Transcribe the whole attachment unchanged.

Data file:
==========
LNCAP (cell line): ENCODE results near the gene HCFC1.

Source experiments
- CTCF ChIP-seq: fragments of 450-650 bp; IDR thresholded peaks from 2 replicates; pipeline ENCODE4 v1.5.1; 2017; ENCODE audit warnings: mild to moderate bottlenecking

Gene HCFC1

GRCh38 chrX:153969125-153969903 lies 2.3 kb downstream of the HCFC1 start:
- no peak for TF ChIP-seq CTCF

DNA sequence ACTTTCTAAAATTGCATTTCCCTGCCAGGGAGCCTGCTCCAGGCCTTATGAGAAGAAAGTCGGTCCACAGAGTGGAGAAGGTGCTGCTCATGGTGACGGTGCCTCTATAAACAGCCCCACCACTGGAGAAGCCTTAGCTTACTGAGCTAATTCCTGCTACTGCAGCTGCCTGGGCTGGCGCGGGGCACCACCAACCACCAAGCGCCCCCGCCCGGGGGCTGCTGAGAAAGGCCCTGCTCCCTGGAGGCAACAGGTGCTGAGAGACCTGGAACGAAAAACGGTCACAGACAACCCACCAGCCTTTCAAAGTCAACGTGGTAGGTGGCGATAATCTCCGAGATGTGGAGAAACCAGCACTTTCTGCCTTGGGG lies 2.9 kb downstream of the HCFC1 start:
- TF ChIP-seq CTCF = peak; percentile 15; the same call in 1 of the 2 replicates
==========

LNCAP (cell line): ENCODE results near the gene HCFC1.

Source experiments
- CTCF ChIP-seq: fragments of 450-650 bp; IDR thresholded peaks from 2 replicates; pipeline ENCODE4 v1.5.1; 2017; ENCODE audit warnings: mild to moderate bottlenecking

Gene HCFC1

GRCh38 chrX:153969125-153969903 lies 2.3 kb downstream of the HCFC1 start:
- no peak for TF ChIP-seq CTCF

DNA sequence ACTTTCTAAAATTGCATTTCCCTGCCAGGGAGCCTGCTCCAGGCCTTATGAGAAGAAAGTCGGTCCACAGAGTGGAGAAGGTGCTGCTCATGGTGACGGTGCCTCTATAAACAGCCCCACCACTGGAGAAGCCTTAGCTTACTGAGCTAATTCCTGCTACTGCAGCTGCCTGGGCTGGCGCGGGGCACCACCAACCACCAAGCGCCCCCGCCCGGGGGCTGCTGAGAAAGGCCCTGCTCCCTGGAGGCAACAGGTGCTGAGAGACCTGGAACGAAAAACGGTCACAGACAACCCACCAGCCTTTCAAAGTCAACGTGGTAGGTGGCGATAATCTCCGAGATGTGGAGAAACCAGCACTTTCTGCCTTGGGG lies 2.9 kb downstream of the HCFC1 start:
- TF ChIP-seq CTCF = peak; percentile 15; the same call in 1 of the 2 replicates